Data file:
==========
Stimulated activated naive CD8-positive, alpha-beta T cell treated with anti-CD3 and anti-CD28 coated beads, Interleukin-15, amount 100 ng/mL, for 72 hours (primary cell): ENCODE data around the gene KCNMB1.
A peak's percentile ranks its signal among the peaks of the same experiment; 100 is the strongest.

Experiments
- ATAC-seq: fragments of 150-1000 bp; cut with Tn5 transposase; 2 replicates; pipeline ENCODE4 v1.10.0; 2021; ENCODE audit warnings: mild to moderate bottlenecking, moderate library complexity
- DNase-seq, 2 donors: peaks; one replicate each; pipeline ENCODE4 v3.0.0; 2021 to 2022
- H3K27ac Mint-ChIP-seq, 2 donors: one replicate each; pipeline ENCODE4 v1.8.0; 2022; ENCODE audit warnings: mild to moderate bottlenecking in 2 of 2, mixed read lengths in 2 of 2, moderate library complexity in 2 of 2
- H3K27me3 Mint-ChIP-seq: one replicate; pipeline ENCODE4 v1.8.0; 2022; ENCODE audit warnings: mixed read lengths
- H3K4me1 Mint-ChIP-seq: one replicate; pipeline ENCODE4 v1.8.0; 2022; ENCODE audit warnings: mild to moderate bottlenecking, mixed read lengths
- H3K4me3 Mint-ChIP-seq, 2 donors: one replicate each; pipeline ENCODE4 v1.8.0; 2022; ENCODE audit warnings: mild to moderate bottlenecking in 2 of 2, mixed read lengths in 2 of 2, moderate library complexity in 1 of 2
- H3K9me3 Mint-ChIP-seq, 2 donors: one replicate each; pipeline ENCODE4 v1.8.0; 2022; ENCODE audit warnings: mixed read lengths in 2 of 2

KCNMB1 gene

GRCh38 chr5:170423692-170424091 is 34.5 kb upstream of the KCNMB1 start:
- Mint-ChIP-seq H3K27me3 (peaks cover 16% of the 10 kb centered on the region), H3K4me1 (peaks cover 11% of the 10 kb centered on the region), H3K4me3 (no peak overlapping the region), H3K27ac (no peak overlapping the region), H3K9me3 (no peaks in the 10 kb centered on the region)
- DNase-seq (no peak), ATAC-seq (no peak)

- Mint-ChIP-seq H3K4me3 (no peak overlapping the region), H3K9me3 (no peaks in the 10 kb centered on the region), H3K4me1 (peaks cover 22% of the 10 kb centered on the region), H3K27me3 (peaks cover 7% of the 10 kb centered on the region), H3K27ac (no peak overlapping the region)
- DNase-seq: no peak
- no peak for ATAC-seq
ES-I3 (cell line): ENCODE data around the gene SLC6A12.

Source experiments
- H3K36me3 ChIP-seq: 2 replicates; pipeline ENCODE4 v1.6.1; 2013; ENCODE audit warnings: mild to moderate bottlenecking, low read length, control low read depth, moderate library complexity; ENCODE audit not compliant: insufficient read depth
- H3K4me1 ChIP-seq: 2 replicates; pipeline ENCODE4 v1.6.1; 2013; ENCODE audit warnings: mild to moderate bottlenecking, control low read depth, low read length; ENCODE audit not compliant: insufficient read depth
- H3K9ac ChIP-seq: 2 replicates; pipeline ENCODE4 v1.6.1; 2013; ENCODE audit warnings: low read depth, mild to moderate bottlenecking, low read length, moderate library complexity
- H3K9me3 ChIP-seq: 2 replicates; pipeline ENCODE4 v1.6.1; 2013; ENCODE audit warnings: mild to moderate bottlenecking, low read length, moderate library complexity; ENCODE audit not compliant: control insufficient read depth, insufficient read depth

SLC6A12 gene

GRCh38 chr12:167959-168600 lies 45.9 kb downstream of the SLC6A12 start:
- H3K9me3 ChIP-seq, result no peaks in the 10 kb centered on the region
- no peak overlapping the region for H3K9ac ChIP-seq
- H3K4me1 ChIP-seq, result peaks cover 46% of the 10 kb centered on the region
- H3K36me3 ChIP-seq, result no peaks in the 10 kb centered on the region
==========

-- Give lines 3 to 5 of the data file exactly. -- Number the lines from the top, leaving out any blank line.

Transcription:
Experiments
- ATAC-seq: fragments of 150-1000 bp; cut with Tn5 transposase; 2 replicates; pipeline ENCODE4 v1.10.0; 2021; ENCODE audit warnings: mild to moderate bottlenecking, moderate library complexity
- DNase-seq, 2 donors: peaks; one replicate each; pipeline ENCODE4 v3.0.0; 2021 to 2022